-1

Most of my redux actions are 'fetch some data from the database, here's the authentication token', and they for the most part look the same, like this:

action creator

export const fetchDashboard = jwt => async dispatch => {
  dispatch(fetchDashboardRequest());
  try {
    const response = await axios.get(
      DASHBOARD_ENDPOINT,
      {
        headers: {
          Authorization: `Bearer ${jwt}`,
        },
      }
    );

    dispatch({
      type:
        Action.FETCH_DASHBOARD_SUCCESS,
      payload: response.data.dashboard,
    });
  } catch (error) {
    dispatch({
      type:
        Action.FETCH_DASHBOARD_FAILURE,
      payload: flatmapErrors(
        error.response.data
      ),
    });
  }
};

reducer

export default (
  state = initialState,
  action
) => {
  switch (action.type) {
  case Action.FETCH_DASHBOARD_SUCCESS:
    return {
      ...state,
      ...action.payload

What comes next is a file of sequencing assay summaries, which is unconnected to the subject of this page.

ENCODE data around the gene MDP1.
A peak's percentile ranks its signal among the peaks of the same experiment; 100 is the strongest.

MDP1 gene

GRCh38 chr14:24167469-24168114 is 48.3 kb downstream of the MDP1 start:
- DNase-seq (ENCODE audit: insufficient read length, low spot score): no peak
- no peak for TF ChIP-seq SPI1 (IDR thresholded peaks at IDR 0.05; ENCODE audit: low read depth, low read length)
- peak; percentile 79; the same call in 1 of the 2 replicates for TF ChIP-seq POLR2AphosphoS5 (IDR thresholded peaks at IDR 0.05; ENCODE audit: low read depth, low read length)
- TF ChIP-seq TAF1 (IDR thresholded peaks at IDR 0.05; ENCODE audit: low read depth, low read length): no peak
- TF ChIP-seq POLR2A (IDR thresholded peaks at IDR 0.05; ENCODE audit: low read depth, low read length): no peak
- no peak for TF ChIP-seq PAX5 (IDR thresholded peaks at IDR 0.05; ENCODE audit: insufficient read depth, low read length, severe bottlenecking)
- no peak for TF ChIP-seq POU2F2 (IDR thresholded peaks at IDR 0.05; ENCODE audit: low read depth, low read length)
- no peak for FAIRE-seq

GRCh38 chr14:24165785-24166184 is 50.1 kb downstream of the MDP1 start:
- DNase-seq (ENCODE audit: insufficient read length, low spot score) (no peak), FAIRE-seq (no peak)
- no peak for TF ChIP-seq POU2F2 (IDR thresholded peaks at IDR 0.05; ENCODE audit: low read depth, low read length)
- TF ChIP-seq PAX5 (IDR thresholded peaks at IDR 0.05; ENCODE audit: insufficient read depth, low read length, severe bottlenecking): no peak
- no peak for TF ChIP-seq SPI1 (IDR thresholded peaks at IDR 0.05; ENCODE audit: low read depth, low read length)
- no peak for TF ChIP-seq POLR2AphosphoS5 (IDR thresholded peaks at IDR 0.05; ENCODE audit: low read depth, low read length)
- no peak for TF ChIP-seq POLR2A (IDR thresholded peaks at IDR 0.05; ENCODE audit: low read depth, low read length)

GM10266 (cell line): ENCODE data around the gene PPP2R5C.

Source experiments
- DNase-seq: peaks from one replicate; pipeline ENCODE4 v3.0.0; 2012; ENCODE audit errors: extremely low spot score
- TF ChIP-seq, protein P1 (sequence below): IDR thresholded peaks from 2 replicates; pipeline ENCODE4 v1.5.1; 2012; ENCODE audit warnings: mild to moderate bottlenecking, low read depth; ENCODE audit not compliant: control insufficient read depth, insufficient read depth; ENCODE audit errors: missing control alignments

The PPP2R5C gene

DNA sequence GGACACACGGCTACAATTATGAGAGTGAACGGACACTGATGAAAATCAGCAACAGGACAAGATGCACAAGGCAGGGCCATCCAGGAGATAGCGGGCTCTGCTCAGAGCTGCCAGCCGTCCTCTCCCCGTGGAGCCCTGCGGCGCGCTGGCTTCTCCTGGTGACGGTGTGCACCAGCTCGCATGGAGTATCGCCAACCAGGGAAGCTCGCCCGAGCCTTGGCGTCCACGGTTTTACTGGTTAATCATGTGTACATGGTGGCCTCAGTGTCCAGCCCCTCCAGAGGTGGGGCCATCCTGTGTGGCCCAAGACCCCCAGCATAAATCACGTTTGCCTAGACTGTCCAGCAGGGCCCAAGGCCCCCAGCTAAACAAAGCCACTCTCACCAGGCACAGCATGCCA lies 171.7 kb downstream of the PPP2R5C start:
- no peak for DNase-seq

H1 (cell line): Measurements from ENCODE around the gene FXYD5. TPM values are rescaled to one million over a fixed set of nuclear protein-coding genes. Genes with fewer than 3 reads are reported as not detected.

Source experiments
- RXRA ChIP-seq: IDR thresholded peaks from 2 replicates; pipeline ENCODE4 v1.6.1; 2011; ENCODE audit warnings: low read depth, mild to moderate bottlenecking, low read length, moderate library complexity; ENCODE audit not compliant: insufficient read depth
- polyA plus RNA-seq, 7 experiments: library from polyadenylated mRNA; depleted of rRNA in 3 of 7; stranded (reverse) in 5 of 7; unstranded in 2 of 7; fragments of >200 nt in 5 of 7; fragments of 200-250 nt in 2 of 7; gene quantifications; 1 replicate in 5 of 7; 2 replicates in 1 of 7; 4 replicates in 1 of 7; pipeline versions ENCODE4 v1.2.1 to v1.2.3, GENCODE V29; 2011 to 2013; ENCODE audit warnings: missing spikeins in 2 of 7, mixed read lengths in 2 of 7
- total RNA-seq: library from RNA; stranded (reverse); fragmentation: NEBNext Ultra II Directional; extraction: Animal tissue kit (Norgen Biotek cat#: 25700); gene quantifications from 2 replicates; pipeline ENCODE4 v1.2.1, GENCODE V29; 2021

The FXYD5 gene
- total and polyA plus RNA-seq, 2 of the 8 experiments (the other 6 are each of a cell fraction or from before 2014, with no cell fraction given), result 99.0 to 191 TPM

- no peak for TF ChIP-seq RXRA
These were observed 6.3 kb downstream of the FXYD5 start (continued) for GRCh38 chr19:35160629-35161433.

};

  case Action.FETCH_DASHBOARD_FAILURE:
    return {}

  case Action.DASHBOARD_CLEAR_DATA : {
    return {}; 
  }
  default:
    return state;
  }
};

This is a fair bit of boilerplate, and I end up using VSCode snippets to generate it.

I end up editing the endpoint constant, for some, the headers might change, and there might be some parsing on the data structure, but for the most part, the API gives me the data as I need it.

But over more and more actions, I'm worried that this isn't DRY, and that a refactor later might be a pain.

Is this a worth while concern, or should I consider this just necessary boilerplate?

0

This is violating DRY principle, but whether or not you should fix it is ultimately dependent upon whether or not you think you'll need to add more in the future, otherwise it's YAGNI (You Aren't Gonna Need It).

A good general rule of thumb is if you have three virtually duplicate pieces of code, chances are you're probably going to need a fourth, so you should take the effort towards finding aspects in common and abstracting behavior into a single common method.

If you're a purist like me, you may want to do it anyway to save yourself the hassle later, but know that it isn't strictly necessary until you think the behavior is generalizable.

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